It’s Been A Bad Year So Let’s Put Up Our Prices
Auckland Council’s new 10-year Recovery Budget proposes to do what no business would or could do, if it wants to survive, and “say it’s been a bad year so let’s put up our prices”.
We know Council is looking at a billion dollar income hole, but unlike businesses, our local government monopoly has a toolbox of remedies it could open to find creative, innovative and courageous remedies to push recovery, maintain core services, invest in infrastructure and give the economy a boost while demonstrating it can do more with less more efficiently.
Instead, it does what Councils often do, hikes rates. First by 5 per cent from July, considerably higher than the annual inflation rate, and then continues with 3.5 per cent hikes annually, along with a nip and tuck approach to cost cutting to share the pain and belated move to accept that lifting the debt to revenue ceiling was the right move at this time.
No business would get away with reporting to its Board and shareholders such bland information without a summary or specifics of how each of the measures are going to see us rise from our financial mire, and what we should see is the strategy and vision for our future to hang the Budget off so we can chart out progress.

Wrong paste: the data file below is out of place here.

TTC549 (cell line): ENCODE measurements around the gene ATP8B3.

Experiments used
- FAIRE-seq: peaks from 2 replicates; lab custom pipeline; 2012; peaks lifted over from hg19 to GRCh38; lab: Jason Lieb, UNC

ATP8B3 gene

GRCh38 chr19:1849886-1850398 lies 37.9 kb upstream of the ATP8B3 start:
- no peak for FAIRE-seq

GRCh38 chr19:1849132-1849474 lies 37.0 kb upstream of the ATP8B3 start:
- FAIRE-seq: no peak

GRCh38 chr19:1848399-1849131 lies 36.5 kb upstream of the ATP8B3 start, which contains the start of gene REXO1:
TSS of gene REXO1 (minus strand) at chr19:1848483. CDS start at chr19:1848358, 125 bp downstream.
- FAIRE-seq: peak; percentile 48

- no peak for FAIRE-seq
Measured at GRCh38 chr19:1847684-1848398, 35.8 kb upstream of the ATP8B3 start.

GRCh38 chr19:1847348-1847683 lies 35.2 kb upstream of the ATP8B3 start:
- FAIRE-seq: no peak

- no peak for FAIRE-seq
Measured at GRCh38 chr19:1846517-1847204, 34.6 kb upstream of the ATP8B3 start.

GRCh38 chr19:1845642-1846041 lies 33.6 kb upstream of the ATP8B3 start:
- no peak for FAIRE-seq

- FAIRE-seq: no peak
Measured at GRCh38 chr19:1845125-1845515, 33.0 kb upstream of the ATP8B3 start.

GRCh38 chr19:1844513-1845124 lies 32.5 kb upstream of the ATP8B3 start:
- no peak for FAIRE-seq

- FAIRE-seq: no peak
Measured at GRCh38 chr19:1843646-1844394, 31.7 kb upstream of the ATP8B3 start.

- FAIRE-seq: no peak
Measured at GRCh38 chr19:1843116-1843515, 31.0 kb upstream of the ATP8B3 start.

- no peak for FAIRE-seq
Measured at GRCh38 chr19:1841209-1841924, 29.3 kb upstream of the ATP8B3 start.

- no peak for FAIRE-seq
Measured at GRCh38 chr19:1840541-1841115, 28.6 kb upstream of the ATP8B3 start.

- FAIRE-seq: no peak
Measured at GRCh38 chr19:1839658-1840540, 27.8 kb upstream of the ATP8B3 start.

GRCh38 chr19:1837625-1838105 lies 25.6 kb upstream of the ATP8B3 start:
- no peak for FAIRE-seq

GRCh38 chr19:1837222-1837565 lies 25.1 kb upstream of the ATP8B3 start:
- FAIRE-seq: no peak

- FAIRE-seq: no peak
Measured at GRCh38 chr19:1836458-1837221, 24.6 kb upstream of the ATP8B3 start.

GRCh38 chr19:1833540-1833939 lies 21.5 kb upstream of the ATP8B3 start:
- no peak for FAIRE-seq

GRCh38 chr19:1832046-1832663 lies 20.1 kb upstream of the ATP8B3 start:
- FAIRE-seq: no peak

Council is not a business but can be business-like in the way it operates. Every CEO in town has had to go back to the Board and show in detail what and how it will do things differently and more efficiently to create value and mitigate losses. Council must do the same.
I don’t believe anyone is asking for a slash and burn approach, but surely it is time Council defined what constitutes a core service, identified where the private sector could deliver some services, like events, where there is opportunity for public private partnerships and funding to drive modernisation and world-class infrastructure developments, and what it can simply drop from its job sheet and ensure that it has capabilities that are going to drive transformation so that a fit, lean, agile, progressive organisation emerges.
Now is not the time for more of the same. The impact of the pandemic should be a circuit breaker to legacy thinking and practices. It’s time to redefine the future with a single focus on delivering value and build back our economic, environmental and social health and wellbeing so Auckland can thrive.